Most of us have probably heard the old adage “starve a cold and feed a fever” (with some believing that it’s the other way around…), but does this saying hold up in the face of scientific research? The short answer is “no.” The best thing you can do is probably to feed both.
We would all like to believe there’s some easy way of reducing the length or severity of our suffering as we sniffle and cough our way through the aches, pains and lack of energy brought on by a cold or flu. However, there are not really very many things that can be done about it, apart from getting plenty of rest and drinking lots of fluids. But what role does eating—or not eating—actually play?
There was one study in 2002 performed by Dutch researchers and published in the journal Clinical and Diagnostic Laboratory Immunology that tested the validity of the concept. They found that fasting was better at fighting the infections that caused fevers, and eating a meal better fought off viruses associated with colds. However, it used a very small sample of subjects and its results were not reproducible in further studies.
Most people do not feel particularly hungry when they are sick with a cold or fever anyway, as the body naturally regulates the amount of food we eat when ill. Certainly, eating a large heavy meal will use some reserves of energy that would be better used in fighting off pathogens. However, keeping a steady stream of nutrients flowing through your system is a good idea and provides your body with the tools it needs to kill invading viruses.
Concentrate on getting nutrient- and antioxidant-rich foods in your diet as best you can, along with plenty of sugar-free fluids. Many people drink a lot of juice, thinking it will provide them with vitamin C, but you would be better off eating strawberries or red peppers (both of which are high in vitamin C) or taking a supplement, as juice comes with a lot of sugar. Sugar has been proven to suppress the immune system, which is exactly the opposite of what you need when you are ill.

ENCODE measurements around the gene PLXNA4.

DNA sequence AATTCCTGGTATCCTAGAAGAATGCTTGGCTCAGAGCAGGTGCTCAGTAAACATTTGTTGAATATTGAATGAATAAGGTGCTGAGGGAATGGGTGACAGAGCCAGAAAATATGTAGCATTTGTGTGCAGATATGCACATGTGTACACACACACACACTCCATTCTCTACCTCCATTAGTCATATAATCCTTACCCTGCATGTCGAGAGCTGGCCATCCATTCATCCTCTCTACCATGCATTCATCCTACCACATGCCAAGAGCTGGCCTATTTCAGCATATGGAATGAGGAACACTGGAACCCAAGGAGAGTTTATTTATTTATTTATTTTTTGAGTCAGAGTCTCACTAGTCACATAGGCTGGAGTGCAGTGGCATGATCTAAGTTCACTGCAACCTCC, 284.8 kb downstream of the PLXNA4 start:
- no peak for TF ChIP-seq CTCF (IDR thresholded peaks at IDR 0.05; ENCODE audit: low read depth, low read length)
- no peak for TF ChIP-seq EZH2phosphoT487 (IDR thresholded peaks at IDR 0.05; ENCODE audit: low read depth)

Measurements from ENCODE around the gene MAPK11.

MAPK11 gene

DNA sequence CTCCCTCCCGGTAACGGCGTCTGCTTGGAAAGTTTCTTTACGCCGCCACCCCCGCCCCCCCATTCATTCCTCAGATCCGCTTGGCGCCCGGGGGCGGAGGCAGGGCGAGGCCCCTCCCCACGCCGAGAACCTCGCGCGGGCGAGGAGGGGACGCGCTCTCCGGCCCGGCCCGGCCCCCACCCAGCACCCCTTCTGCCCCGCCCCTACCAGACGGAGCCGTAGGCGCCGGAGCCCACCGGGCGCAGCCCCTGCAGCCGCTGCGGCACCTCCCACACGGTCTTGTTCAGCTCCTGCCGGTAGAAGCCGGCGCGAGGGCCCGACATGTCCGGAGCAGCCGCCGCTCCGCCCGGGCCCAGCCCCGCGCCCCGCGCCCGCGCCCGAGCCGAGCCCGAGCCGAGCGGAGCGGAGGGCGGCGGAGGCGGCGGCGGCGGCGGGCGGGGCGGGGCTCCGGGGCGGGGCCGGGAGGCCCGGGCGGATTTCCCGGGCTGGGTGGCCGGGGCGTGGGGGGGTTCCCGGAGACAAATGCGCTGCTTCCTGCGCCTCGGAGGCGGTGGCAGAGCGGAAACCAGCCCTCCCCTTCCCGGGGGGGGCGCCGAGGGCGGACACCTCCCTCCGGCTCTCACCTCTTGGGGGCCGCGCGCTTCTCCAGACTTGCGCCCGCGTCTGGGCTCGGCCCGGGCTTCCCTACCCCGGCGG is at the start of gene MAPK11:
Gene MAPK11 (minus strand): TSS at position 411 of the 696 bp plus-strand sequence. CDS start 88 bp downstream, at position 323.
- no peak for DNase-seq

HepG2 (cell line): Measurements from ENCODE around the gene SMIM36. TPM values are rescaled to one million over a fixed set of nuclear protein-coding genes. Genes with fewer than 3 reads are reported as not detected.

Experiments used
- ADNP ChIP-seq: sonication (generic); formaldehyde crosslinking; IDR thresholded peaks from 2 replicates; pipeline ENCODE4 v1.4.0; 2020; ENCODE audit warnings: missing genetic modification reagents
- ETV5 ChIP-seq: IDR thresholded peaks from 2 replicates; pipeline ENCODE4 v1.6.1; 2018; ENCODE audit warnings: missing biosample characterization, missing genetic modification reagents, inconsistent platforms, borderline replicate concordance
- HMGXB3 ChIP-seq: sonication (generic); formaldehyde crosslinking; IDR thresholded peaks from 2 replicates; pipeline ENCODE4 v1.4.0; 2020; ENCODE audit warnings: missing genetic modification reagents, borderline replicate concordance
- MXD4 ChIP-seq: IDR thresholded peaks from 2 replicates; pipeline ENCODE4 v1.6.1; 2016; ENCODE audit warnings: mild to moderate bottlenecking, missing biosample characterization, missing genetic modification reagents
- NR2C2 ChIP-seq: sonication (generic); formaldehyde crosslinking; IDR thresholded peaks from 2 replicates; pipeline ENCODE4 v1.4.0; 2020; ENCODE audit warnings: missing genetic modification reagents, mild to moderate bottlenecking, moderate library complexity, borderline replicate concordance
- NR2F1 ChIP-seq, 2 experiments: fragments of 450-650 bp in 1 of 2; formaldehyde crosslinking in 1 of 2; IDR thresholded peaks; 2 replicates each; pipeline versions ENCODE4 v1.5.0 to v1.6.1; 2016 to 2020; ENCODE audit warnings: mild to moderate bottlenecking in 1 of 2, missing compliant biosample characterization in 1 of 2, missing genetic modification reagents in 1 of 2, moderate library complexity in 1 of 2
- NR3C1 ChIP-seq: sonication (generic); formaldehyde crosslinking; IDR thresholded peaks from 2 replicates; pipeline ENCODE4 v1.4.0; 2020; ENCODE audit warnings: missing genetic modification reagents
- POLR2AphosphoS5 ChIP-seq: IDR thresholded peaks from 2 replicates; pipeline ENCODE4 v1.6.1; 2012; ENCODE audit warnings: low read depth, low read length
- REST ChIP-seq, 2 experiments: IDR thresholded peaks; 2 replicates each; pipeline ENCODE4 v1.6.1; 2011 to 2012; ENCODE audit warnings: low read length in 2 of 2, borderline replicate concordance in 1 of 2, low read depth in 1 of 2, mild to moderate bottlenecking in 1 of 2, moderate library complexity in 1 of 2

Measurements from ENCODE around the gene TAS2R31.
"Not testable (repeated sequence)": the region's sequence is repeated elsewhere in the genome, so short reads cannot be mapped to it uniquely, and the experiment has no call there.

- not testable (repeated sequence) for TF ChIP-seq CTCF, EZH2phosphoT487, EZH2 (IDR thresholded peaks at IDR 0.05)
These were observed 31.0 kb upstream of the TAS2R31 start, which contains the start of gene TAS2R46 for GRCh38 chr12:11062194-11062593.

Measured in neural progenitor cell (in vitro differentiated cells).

Warm broths are also excellent when you are sick. The prescription of chicken soup for upper respiratory symptoms has been around since the time of the ancient Greeks, and the practice was adopted by the Jewish physician and philosopher Maimonides. There’s a reason your mother brought you chicken soup when you had a cold or flu. Far from being an old wives’ tale, a study performed by Dr. Stephen Rennard from the University of Nebraska Medical Center showed that chicken soup inhibited the movement of neutrophils (a type of white blood cell) in the body so they could not travel to the upper respiratory area and induce inflammation.
Chicken soup is only effective as a treatment if it is prepared using both chicken and a variety of vegetables such as onions, celery, carrots, parsnips, sweet potatoes, turnips and parsley (and then filtered). Whatever its activity against pathogens, at the very least it provides your body with plenty of nutrients and warm liquids that will help get you feeling well again soon.